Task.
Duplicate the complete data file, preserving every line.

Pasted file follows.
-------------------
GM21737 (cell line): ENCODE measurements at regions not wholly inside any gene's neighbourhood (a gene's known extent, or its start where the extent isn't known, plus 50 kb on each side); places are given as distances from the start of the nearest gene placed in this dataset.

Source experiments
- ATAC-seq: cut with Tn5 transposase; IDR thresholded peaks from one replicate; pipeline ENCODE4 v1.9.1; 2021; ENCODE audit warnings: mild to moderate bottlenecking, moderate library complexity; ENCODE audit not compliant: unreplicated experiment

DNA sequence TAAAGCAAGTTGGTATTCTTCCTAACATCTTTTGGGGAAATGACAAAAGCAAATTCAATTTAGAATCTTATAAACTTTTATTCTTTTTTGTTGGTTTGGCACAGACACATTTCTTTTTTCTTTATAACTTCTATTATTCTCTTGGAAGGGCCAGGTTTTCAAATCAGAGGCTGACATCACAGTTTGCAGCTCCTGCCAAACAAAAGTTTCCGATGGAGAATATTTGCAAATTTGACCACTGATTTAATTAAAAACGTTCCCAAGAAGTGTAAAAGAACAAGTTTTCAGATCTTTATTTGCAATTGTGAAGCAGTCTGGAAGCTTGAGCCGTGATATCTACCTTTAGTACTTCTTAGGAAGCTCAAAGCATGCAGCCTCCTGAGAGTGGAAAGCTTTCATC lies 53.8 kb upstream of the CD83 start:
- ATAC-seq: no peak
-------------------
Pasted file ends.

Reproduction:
GM21737 (cell line): ENCODE measurements at regions not wholly inside any gene's neighbourhood (a gene's known extent, or its start where the extent isn't known, plus 50 kb on each side); places are given as distances from the start of the nearest gene placed in this dataset.

Source experiments
- ATAC-seq: cut with Tn5 transposase; IDR thresholded peaks from one replicate; pipeline ENCODE4 v1.9.1; 2021; ENCODE audit warnings: mild to moderate bottlenecking, moderate library complexity; ENCODE audit not compliant: unreplicated experiment

DNA sequence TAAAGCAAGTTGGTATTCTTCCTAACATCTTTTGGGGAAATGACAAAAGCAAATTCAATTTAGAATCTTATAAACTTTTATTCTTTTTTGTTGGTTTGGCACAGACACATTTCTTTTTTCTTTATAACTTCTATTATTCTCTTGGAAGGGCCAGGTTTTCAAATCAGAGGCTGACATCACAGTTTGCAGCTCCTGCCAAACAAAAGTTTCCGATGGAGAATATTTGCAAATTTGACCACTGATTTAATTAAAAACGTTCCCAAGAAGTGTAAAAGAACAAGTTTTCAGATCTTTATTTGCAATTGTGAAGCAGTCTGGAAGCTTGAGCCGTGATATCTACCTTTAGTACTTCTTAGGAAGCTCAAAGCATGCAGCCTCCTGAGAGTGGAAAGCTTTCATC lies 53.8 kb upstream of the CD83 start:
- ATAC-seq: no peak